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Finally, you can use the information from a backlink analysis to assist in the reclamation of links. This is particularly important for sites which have been redesigned or had pages removed.

This process actually begins with using Google Webmaster Tools to identify any links to 404 pages (although it is possible to include this step within a backlink analysis if you’re using Open Site Explorer).  After you have compiled a list you can begin to conduct backlink analyses on each specific URL to discover any links pointing to the dead or removed pages on your website.

After you have identified all the links pointing to 404 pages, you have two primary options for link reclamation.

The first is to use a 301 redirect that will redirect the link to your new page. Although some link equity may be lost through this process, it is the easier of the two options as you do not have to contact the webmaster/owner of the site where the link is located. However, make sure the new page the link redirects to is similar to the old page and still relevant to the link.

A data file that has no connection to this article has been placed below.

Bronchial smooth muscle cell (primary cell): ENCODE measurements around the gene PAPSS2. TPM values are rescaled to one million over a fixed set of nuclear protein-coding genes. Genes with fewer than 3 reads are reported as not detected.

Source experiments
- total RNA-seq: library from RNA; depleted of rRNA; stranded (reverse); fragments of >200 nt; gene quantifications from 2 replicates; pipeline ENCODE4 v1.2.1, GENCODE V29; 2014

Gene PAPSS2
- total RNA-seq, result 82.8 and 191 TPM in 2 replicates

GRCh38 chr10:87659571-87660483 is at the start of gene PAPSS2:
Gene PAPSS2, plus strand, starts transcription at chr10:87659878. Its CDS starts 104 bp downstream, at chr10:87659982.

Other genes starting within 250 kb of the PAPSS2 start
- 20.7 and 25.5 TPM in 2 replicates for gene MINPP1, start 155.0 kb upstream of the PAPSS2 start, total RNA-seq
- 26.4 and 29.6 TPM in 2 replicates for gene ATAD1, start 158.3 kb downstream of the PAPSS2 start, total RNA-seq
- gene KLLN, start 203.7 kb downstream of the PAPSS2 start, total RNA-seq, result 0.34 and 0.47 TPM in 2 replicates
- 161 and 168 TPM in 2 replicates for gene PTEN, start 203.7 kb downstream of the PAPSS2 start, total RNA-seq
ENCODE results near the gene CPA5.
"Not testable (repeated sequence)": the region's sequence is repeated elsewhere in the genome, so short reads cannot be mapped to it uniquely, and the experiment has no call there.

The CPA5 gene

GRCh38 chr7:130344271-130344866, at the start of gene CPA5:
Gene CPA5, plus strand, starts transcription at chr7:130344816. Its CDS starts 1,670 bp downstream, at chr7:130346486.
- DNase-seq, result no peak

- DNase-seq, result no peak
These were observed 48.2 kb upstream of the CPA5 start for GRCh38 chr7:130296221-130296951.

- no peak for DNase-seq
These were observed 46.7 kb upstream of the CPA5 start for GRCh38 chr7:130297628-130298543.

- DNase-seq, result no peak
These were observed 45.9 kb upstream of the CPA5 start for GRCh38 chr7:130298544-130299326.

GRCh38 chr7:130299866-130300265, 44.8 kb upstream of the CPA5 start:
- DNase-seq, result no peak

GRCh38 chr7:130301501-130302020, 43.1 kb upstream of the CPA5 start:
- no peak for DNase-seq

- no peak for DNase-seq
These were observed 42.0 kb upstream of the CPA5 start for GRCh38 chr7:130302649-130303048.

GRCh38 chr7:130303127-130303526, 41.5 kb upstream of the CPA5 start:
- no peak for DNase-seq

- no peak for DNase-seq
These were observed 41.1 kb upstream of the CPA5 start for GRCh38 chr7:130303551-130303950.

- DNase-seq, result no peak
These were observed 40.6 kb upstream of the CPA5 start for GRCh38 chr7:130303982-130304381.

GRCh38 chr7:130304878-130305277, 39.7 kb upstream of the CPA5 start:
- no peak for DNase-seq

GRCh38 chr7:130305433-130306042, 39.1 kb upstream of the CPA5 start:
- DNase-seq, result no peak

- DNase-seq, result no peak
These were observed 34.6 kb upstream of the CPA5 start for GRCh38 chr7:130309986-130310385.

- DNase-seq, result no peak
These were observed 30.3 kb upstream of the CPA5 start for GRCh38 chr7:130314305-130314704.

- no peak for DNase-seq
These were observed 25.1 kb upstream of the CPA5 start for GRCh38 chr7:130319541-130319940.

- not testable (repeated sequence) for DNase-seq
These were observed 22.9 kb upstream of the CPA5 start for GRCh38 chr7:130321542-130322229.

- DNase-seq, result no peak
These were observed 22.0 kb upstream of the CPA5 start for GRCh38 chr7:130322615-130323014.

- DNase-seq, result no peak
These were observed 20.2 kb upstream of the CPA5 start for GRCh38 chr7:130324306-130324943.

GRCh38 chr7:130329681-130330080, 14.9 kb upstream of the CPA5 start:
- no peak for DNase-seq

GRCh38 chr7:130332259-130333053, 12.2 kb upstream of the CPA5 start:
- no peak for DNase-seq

The second option is to directly contact the webmaster of the site linking to you and ask them to update the link to point at your new page. This can be more difficult as you have to track down the webmaster and actually get a hold of them. Furthermore, there is the chance that the webmaster simply decides to remove the link altogether.

Be wary of the information you obtained during the backlink audit process in terms of over-optimization, as some dead links may not be worth reclaiming.


There are a variety of ways you can use a backlink analysis to aid your link building campaign:

  • Competitor Analysis – Get a picture of the competitive landscape of your vertical
  • Link Prospecting – Find promising link prospects through backlink analysis
  • Perform a Backlink Audit – Use backlink analysis data to audit your backlink profile and remove potentially toxic links and avoid penalties from over-optimization